In the early 1800s, the only authorized cemeteries within the city of Toronto (then known as York) were limited to the members of either the Church of England or the Roman Catholic Church. Deceased citizens who did not belong to these two religions had no choice but to find burial arrangements outside of the city.
In 1873, a new cemetery available to all citizens was conceived. Originally a 200 acre farm, on the far outskirts of Toronto, Mount Pleasant Cemetery opened on November 4, 1876, resplendent with more than twelve miles of carriage drives along rolling hills and blue lakes filled with ducks and swans.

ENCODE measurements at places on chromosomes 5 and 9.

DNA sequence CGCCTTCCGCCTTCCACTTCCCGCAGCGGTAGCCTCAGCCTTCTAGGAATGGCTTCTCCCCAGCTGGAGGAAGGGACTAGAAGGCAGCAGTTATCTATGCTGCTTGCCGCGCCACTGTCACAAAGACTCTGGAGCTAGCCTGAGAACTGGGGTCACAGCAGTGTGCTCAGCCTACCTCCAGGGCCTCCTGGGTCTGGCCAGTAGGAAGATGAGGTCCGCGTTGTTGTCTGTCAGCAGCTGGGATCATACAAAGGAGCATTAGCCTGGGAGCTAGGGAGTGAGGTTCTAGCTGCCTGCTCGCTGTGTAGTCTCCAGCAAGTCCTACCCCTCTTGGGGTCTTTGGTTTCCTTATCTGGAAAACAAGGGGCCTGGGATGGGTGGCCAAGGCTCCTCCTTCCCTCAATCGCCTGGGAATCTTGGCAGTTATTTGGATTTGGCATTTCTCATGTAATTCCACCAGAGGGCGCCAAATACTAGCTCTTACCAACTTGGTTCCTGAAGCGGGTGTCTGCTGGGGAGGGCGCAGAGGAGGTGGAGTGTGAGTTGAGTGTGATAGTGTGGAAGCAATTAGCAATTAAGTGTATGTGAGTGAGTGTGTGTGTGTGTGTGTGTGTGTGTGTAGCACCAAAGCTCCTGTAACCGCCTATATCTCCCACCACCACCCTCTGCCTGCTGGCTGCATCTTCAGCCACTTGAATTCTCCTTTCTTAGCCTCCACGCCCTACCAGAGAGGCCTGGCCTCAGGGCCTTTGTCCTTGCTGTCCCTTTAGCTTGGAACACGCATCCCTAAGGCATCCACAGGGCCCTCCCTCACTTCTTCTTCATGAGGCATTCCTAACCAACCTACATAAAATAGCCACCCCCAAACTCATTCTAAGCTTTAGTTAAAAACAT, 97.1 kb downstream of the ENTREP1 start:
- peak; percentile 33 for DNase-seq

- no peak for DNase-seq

With the growth in population, today the cemetery is located in the center of the city. While the watercourses have since been filled in, the cemetery still has many miles of walking paths, interspersed with fountains, botanical gardens, and rare and distinct trees. As the final resting place of more than 168,000 Torontonians, Mount Pleasant Cemetery contains a remarkable architecture amongst its many monuments.
A few of the notable Canadians buried in Mount Pleasant Cemetery are: